But Avoid Tomatoes If You Have A History Of Kidney Stones

However, if you’ve had a history of developing kidney stones, things shift a bit as your threshold for developing stones is lower than for other people. This is because your body is unable to strike the balance needed to maintain oxalates in a liquid state. This increases the risk of stone formation. You may therefore want to lay off eating too many tomatoes as the oxalate intake from tomatoes and their seeds, along with other foods rich in oxalate, may increase your risk.7

Tomatoes may have got more than their fair share of bad press, but for those with a history of kidney problems and kidney stones in particular, there is a longer list of foods to avoid or limit. This includes things like spinach, nuts, beetroot, chocolate, tea, soy, and parsley.8 It is also vital you keep your fluid intake to over 2 liters if you’re prone to developing stones, regardless of what you’re eating.9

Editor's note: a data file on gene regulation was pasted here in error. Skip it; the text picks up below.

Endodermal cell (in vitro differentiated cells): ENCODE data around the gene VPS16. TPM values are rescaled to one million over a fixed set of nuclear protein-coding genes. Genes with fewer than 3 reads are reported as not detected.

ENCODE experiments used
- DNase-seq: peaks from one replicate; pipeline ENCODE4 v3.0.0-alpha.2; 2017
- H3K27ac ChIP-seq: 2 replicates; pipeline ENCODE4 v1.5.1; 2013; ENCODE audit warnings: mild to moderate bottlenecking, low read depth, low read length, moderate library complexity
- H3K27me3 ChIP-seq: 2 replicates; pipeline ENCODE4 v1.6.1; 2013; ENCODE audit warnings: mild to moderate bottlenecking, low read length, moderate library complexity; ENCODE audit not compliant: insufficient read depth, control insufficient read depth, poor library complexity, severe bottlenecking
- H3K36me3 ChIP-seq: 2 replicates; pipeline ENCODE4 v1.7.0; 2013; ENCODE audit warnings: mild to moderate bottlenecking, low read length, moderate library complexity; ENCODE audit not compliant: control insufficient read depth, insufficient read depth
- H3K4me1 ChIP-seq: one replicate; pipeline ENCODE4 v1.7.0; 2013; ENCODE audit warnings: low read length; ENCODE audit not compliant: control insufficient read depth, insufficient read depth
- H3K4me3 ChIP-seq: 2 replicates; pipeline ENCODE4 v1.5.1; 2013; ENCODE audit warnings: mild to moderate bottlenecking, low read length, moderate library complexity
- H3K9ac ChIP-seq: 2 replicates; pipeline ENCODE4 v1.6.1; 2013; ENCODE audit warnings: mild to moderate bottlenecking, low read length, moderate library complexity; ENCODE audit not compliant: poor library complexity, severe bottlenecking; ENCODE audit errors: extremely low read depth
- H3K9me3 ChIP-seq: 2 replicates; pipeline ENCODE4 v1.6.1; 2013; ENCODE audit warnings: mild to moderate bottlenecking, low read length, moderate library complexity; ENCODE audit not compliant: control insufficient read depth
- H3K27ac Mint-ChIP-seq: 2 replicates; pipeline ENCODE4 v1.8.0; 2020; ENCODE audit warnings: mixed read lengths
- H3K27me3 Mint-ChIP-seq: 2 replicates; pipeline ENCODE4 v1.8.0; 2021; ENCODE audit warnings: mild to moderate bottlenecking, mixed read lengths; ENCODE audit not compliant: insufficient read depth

The Potassium In Tomatoes Can Worsen Your Kidney Problem

Most people with a disorder of the kidneys have a problem regulating mineral levels, especially of potassium, in the blood. An abnormally high amount of blood potassium creates complications like an irregular heart beat and might even result in a heart attack. Since tomatoes are high in potassium content, they are usually avoided by those with kidney disease to keep potassium levels to the minimum.10 For everyone else, tomatoes are a great source of nutrition and eating them as part of a complete balanced diet is as good an idea as any.

References   [ + ]